The corporate internet business model is based on surveillance of our online activity, our thought, and our expression. By data mining the vast amounts of our information in their custody, they identify our patterns of thought and behavior. They do this ostensibly to sell us stuff and to make money, and so far we have accepted this as the cost of our “free” use of corporatized internet services. But what other, less benign uses can this surveillance and data mining be put to?

I have been hoping for somebody like the Linux community to create an appliance-like p2p node that provides all the apps needed for secure (and when desired, anonymous) social networking, voting, trust/reputation metrics, database, content collaboration and management, workflow, complementary currency, crowd funding, etc.  I’m talking about something that comes complete, out of the box, with the apps pre-installed; that connects easily to your personal computer, home network, or mobile device.

For developers:

If a FreedomBox were used as a starting platform, the PeerPoint application package would be added on top of the FreedomBox security stack.

The PeerPoint apps don’t yet exist as an integrated package, or even as individual apps that are adequate to replace Facebook, Twitter, Google Docs, Google Search, Google Earth, YouTube, Kick-Starter, etc. etc. All this functionality is envisioned for the PeerPoint eventually.

In the beginning it will be necessary to have interfaces/connectors to various proprietary client-server applications like Google until they can be re-engineered in  open source p2p versions.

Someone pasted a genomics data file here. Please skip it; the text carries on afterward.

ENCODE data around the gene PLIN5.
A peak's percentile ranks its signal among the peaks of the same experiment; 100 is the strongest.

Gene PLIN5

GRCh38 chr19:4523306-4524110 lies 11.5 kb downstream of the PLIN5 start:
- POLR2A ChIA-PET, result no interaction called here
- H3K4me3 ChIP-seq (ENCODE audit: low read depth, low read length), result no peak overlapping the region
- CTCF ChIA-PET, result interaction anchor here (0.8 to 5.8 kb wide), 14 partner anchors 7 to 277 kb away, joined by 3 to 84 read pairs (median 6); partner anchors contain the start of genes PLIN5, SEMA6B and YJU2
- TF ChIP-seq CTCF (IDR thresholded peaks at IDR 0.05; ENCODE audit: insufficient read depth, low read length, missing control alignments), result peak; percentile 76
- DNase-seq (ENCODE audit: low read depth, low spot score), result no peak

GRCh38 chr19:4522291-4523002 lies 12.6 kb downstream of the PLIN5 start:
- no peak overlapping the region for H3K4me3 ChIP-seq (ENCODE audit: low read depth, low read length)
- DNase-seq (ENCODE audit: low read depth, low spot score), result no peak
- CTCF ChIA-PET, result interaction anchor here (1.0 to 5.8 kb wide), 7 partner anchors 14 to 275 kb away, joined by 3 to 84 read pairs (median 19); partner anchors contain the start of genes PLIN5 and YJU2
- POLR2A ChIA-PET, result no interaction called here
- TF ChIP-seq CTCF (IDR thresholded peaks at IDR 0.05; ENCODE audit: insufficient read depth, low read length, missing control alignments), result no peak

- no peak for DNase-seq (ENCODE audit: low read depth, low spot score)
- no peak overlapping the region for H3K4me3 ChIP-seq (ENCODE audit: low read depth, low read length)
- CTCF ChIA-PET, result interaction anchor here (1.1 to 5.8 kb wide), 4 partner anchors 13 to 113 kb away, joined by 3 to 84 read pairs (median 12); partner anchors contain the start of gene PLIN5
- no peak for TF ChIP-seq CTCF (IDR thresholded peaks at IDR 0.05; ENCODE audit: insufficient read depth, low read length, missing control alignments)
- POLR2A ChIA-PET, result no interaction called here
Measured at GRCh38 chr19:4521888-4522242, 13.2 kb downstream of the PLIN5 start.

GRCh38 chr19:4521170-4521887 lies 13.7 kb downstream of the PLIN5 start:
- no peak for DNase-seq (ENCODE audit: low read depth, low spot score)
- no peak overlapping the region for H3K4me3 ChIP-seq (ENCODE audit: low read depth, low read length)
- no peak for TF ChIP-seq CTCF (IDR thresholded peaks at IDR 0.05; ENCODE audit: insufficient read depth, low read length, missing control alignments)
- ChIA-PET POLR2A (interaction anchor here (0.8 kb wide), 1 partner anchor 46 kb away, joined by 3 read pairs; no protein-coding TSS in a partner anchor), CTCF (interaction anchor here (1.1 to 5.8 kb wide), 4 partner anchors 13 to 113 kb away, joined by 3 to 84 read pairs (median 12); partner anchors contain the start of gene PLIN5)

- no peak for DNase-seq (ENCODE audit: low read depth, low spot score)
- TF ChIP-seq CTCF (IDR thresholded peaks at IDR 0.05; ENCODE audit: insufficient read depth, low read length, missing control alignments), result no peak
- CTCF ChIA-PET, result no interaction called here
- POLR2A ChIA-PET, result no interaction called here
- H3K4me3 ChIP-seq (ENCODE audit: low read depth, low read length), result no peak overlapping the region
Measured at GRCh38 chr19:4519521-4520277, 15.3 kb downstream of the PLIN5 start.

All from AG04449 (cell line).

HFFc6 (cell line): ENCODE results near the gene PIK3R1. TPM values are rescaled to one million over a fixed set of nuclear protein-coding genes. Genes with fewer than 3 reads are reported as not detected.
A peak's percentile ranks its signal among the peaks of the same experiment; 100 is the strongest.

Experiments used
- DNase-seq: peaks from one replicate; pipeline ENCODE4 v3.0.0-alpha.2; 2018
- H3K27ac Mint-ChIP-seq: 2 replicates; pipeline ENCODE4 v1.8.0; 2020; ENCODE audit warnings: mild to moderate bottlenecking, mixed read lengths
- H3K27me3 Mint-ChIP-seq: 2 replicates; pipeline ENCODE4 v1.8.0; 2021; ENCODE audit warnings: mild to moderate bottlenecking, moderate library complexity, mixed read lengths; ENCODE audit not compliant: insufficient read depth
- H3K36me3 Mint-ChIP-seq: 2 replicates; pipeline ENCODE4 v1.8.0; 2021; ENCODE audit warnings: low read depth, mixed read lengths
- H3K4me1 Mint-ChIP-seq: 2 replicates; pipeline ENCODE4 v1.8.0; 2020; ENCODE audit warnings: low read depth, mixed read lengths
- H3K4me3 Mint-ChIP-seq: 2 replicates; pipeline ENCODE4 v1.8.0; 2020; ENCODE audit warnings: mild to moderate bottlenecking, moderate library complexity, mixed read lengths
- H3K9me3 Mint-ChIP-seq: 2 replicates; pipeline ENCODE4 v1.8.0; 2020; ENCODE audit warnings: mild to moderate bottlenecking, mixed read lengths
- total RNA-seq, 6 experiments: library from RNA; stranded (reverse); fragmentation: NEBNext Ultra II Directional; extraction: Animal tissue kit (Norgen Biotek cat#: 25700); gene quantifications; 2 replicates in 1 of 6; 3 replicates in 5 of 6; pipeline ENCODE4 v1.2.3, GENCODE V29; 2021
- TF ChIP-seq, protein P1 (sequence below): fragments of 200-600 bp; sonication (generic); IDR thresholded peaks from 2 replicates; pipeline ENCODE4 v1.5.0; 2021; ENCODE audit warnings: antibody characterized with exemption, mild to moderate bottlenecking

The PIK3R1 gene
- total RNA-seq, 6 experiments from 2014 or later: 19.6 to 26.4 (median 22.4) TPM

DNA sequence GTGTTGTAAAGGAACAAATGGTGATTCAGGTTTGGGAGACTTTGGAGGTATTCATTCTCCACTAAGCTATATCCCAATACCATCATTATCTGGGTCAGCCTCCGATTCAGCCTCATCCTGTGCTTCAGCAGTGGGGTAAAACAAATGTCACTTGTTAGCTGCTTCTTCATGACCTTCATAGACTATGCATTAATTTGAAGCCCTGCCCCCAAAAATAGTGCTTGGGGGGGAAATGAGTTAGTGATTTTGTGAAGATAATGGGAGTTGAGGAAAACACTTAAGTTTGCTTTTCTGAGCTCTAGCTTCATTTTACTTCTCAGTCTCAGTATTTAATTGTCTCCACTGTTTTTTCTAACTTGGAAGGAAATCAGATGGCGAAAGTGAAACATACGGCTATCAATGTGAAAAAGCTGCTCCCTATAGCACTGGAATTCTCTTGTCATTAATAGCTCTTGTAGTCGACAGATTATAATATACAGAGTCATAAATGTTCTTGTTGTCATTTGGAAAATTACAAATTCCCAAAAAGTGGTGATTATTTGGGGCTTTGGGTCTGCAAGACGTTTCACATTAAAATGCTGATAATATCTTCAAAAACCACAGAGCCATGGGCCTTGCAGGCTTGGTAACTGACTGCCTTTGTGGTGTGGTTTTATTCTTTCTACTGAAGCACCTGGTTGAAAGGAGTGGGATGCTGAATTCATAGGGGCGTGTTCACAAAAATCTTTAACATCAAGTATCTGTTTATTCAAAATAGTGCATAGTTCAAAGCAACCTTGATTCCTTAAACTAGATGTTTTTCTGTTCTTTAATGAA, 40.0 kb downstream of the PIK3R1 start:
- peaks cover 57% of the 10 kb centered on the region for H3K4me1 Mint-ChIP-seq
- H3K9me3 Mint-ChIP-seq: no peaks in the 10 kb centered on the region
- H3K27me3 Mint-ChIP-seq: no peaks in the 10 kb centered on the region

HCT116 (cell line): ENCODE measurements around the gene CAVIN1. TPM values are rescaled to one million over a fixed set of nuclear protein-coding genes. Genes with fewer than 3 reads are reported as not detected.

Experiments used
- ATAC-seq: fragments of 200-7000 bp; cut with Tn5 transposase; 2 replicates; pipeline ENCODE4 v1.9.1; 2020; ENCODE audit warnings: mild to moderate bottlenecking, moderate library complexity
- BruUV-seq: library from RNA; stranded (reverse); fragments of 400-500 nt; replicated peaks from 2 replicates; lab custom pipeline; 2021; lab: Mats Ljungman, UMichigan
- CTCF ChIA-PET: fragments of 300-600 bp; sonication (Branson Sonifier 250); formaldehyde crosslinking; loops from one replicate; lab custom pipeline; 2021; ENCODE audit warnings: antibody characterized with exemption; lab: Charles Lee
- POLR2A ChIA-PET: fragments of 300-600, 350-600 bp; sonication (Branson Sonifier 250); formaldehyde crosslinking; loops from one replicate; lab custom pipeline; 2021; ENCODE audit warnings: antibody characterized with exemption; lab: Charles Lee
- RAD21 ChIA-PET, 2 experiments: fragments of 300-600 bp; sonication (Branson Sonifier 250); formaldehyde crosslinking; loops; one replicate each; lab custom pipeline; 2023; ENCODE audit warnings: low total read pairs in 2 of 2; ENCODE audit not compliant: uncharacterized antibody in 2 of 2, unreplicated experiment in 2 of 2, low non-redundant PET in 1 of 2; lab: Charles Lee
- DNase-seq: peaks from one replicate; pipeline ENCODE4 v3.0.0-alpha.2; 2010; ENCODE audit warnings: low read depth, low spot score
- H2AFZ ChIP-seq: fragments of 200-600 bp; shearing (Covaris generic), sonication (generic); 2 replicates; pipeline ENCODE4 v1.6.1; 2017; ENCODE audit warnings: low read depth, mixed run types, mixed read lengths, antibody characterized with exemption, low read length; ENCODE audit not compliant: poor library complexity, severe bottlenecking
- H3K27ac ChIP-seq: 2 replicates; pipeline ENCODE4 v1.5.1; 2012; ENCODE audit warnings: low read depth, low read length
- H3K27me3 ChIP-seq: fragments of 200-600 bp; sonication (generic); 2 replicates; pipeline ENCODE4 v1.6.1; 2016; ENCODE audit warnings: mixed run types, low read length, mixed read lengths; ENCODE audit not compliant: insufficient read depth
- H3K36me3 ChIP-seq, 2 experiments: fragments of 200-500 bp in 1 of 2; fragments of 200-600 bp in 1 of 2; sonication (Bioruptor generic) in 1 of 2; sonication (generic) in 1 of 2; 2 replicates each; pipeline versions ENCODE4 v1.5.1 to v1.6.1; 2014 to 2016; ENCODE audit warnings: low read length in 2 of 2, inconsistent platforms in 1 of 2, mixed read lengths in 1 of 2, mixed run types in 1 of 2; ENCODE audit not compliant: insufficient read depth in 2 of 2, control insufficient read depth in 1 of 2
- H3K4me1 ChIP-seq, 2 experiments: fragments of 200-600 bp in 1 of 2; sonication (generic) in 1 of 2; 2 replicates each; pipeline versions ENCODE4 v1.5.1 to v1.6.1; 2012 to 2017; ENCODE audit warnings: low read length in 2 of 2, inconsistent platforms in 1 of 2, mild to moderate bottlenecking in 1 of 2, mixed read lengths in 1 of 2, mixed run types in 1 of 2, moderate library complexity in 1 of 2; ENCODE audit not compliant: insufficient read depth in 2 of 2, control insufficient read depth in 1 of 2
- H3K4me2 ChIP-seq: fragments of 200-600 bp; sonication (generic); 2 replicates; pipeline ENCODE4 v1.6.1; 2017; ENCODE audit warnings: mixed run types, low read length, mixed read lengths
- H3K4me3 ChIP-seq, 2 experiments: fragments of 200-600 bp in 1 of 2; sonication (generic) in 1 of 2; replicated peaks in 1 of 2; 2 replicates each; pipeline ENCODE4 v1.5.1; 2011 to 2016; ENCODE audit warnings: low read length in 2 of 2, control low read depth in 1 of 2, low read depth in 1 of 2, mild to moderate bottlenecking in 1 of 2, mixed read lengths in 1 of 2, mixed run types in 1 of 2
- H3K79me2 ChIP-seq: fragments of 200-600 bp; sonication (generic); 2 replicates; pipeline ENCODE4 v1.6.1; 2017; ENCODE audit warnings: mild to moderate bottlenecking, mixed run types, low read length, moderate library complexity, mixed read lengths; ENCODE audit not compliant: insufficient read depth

Initially the project would consist of a first tier of essential apps that must be tightly integrated in their interfaces/connectors, protocols, and data structures. After deploying the first tier, development would continue on a second-tier of applications. Second tier development efforts could be much more distributed and parallel since the final specs for all the basic interfaces, protocols and data structures of the first tier modules would be available to all interested developers.

The common requirements for each PeerPoint app are:

  1. world class, best-of-breed
  2. open source
  3. p2p architecture
  4. consistent, granular, user-customizable security management and identity protection
  5. integrated with other apps in the suite via a common distributed database and/or “data bus” architecture.
  6. consistent, user-customizable large, medium, and small-screen (mobile device) user interfaces
  7. ability to interface with its corresponding major-market-share service (Facebook, Twitter, etc.)
  8. GPS enabled

First tier applications:

  1. security & anonymity (FreedomBox, Freenet, I2P or better)
  2. trust/reputation metrics
  3. distributed data store (Freenet or better)
  4. communication (email, voicemail, blogging, microblogging) (Syndie or better)
  5. social networking: list of distributed projects, Wikipedia: distributed social network apps,
  6. crowdsourcing: content collaboration & management  (wiki, Google Docs, Open Office, or better)
  7. project management/workflow
  8. data visualization (data sets, projects, networks, etc.)
  9. user-customizable complementary currency and barter exchange (Community Forge or better)
  10. crowd funding (
  11. voting (LiquidFeedback or better)
  12. universal search across all PeerPoint data/content and world wide web content
  13. Personal Health Records

Digital Commons